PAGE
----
Khalil said his forces are not building up in the area and added that the international coalition is now “monitoring” the border.

Associated Press writer Sarah El Deeb contributed from Beirut.

2017-04-26

AL-MALIKIYAH – The toll in Turkish air raids on Kurdish positions in northeastern Syria rose to 28 killed, a monitor said Wednesday, a day after Ankara said it had targeted “terrorist havens” near its border.

The Syrian Observatory for Human Rights said most of those killed were members of the Kurdish People’s Protection Units (YPG), which is battling the Islamic State group in northern Syria.

Observatory director Rami Abdel Rahman said 19 others were wounded in the Tuesday raids on a media center and other buildings in Al-Malikiyah, a town in Hasakeh province.

YPG spokesman Redur Khalil on Tuesday said 20 fighters were killed and 18 wounded in the Turkish strikes, which the United States said were carried out without the knowledge of a Washington-led international coalition fighting IS in Syria and neighboring Iraq.

Abdel Rahman said a female Kurdish fighter was among the dead.

Turkey, which backs Syrian rebel groups and which launched a ground operation in northern Syria last year, vowed to continue acting against groups it links to the outlawed Kurdistan Workers’ Party (PKK).

It also killed six Kurdish peshmerga fighters in northern Iraq on Tuesday in an apparent accident.

The strikes underlined the complexities of the battlefields in Iraq and Syria, where twin US-backed offensives are seeking to dislodge IS from its last major urban strongholds.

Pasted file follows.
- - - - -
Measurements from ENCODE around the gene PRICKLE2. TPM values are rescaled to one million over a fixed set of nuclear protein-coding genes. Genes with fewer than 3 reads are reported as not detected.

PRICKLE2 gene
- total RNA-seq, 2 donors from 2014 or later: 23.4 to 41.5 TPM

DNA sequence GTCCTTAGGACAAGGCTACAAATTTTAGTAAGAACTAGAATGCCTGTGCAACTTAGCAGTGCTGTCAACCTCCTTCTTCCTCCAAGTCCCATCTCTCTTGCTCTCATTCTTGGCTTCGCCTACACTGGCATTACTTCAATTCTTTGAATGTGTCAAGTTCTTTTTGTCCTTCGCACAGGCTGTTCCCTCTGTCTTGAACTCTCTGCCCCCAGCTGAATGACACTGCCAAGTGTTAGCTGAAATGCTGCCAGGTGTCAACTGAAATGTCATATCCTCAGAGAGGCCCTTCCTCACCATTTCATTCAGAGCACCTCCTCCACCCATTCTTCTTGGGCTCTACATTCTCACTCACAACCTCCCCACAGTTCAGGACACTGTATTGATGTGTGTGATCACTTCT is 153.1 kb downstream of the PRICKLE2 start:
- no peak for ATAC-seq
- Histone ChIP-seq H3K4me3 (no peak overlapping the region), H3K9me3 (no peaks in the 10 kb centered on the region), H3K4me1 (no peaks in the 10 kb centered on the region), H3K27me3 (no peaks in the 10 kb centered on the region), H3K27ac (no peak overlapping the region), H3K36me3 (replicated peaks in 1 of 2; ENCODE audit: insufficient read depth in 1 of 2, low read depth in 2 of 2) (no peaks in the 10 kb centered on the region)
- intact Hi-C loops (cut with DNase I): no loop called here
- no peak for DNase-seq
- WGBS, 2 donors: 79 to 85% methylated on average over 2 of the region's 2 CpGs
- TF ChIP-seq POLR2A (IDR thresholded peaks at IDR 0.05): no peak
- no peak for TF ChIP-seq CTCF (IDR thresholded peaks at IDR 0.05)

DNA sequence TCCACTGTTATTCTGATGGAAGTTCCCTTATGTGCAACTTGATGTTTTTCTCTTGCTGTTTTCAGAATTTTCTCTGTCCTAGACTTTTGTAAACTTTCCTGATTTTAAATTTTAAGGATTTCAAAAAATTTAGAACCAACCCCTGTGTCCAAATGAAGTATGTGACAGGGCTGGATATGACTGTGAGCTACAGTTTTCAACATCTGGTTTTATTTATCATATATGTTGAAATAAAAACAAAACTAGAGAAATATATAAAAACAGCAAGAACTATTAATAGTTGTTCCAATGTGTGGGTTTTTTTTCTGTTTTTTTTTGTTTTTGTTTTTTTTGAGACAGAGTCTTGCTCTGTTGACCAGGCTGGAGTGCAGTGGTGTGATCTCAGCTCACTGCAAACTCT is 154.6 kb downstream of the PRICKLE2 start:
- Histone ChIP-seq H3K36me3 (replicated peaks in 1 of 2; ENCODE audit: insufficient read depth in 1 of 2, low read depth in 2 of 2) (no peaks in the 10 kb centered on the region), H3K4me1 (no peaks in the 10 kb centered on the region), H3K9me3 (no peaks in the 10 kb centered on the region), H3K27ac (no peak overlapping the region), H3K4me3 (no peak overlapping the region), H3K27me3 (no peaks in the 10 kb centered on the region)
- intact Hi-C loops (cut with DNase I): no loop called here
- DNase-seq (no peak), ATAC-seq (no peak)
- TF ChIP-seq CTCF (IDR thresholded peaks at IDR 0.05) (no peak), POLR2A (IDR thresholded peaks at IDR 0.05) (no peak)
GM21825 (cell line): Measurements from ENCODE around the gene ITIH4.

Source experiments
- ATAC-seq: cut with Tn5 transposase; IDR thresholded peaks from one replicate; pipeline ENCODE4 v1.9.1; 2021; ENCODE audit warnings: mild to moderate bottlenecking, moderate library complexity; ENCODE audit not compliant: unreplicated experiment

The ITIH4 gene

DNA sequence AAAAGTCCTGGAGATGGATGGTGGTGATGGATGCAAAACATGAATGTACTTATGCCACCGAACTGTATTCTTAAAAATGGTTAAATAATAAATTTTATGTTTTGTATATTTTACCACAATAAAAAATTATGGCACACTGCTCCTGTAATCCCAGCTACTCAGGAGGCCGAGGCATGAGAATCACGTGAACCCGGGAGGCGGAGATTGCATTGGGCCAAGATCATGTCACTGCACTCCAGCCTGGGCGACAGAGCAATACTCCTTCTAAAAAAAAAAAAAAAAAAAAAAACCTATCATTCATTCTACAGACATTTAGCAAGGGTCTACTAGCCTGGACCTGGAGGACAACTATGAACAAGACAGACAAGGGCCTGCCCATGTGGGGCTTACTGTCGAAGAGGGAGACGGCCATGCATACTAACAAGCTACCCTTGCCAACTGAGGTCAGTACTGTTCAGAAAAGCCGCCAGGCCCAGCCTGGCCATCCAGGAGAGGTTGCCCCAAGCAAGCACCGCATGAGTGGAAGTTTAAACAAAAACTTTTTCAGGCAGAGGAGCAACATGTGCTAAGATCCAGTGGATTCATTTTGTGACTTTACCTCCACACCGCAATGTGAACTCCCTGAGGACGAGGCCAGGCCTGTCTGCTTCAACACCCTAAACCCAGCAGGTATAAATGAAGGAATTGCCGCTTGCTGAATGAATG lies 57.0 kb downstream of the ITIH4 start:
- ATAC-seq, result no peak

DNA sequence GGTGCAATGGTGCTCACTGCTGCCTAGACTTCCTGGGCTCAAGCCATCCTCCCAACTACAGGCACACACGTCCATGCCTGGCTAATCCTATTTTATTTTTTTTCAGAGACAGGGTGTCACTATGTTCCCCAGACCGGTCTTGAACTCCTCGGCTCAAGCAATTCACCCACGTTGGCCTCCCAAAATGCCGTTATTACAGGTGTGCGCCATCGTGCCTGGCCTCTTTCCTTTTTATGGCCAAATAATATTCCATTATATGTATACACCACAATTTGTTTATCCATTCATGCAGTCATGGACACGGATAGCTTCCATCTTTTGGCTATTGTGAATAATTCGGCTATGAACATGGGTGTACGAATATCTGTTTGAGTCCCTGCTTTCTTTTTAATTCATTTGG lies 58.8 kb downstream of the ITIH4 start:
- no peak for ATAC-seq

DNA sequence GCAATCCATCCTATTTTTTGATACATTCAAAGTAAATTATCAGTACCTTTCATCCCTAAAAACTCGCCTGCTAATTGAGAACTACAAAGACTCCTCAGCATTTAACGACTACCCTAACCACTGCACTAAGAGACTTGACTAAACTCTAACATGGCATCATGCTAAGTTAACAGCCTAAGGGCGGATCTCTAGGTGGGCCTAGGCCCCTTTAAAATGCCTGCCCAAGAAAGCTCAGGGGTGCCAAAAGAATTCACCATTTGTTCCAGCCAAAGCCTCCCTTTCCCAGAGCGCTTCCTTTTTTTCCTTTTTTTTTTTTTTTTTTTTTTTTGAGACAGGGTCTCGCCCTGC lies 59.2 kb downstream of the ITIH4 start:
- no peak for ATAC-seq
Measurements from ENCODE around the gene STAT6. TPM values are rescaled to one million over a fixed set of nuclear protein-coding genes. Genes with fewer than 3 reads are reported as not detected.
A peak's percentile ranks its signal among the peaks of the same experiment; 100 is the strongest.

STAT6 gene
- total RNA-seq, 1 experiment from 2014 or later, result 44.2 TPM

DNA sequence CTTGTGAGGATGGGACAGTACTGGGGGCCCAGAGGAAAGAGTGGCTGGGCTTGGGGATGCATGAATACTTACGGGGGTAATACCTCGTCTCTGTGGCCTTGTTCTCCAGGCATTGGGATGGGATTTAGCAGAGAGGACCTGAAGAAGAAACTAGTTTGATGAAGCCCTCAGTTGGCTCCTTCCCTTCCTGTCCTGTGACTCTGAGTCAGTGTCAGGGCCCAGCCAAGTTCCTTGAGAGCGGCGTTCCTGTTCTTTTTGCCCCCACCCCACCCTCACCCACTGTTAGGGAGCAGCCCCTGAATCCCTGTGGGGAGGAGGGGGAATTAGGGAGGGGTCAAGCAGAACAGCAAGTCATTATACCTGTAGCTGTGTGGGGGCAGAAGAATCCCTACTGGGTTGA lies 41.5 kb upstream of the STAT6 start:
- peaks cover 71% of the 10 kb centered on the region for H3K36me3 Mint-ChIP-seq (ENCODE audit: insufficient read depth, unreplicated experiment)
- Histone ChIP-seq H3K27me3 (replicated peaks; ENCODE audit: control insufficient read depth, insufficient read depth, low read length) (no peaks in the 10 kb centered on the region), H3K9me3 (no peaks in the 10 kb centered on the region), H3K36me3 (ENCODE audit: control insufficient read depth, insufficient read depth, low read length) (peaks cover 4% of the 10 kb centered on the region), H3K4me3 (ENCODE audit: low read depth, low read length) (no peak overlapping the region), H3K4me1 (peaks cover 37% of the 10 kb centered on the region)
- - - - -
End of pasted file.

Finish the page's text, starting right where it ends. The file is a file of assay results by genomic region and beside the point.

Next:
They could also exacerbate tensions between Ankara and its NATO ally Washington, which sees the Kurds as instrumental in the fight against IS.

Source: Middle East Online.

Link: http://middle-east-online.com/english/?id=82784.

2017-03-01

DAMASCUS – Worried over Turkish advances in Syria’s north, the Damascus regime has formed an alliance of convenience with the country’s Kurds to prevent their common enemy from gaining ground.

President Bashar al-Assad’s government has repeatedly criticized Turkey’s operation in Syria, which saw Ankara in late August send troops across the border where they are working with local rebels.

Turkey’s invasion has also been fiercely opposed by the US-backed Syrian Democratic Forces, which is dominated by Kurdish fighters.

“For the government, just as for the Syrian Kurds, the enemy is (Turkish President Recep Tayyip) Erdogan. They want to counter his project of invading the border territory,” said Waddah Abed Rabbo, editor-in-chief of Syria’s Al-Watan daily.

“It’s completely normal that the forces present on the ground would ally with each other to block any Turkish advance in Syrian territory. Now, Turkish forces are totally encircled,” said Abed Rabbo, whose paper is close to the government.

With help from Turkish air strikes, artillery, and soldiers, Syrian rebels last week overran the town of Al-Bab, the Islamic State group’s last bastion in the northern province of Aleppo.

Syrian troops had advanced to the southern edges of the town, but had been ordered by their ally Russia not to enter Al-Bab after Moscow struck a deal with Ankara.

Instead, regime fighters headed east, sweeping across previously IS-held villages to link up with the SDF south of its stronghold in Manbij.

– ‘Surrounded on all sides’ –

In just 15 days, Assad’s army seized nearly two dozen villages, including Taduf south of Al-Bab, gaining approximately 600 square kilometers (230 square miles) of territory in Aleppo province.

The advance brought Syrian troops to territory just southwest of Manbij and adjacent to SDF forces there, said US-based Middle East expert Fabrice Balanche.